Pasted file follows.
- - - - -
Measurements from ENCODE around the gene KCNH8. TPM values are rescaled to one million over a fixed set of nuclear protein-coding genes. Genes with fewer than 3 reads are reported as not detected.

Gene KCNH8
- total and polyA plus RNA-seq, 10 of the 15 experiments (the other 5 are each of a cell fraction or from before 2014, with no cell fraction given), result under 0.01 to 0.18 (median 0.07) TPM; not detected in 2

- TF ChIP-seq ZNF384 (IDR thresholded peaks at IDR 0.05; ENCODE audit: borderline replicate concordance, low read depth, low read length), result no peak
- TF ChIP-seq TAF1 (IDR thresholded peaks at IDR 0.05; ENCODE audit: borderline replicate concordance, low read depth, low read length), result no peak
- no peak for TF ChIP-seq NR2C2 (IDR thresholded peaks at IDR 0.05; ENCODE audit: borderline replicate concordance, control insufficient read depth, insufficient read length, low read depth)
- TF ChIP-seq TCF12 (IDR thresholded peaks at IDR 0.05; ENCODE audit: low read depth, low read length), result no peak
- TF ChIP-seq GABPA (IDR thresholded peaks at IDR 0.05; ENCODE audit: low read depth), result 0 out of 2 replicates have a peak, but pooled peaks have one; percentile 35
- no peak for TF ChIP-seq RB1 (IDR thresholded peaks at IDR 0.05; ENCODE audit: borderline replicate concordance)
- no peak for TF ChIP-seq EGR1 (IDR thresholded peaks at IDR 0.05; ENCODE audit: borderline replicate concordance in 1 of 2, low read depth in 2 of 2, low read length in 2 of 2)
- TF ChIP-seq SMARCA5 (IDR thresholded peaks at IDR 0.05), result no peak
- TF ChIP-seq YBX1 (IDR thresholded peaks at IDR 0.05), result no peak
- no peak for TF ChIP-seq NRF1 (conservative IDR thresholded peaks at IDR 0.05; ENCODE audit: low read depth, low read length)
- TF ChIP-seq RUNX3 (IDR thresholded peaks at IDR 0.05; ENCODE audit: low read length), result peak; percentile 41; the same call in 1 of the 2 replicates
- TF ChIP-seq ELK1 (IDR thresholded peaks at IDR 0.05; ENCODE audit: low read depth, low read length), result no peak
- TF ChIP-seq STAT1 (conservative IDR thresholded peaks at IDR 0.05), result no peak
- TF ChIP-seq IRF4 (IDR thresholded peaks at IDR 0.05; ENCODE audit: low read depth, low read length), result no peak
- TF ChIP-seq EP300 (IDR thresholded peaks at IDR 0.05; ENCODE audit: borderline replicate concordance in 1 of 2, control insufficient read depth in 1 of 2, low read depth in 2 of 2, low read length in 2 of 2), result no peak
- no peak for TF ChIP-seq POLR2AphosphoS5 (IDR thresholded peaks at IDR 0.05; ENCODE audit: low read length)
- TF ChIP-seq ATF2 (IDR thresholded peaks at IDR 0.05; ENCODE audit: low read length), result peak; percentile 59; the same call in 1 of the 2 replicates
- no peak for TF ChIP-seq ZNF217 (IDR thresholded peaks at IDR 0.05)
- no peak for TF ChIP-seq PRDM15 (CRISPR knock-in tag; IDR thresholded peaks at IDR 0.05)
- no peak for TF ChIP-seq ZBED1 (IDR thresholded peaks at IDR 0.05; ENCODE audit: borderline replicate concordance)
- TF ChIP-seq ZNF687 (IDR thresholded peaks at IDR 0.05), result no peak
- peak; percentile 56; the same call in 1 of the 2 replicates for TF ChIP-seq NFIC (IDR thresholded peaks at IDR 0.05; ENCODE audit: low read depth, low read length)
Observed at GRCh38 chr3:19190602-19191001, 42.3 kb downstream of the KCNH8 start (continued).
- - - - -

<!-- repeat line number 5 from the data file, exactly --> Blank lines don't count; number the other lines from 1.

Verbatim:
- TF ChIP-seq TAF1 (IDR thresholded peaks at IDR 0.05; ENCODE audit: borderline replicate concordance, low read depth, low read length), result no peak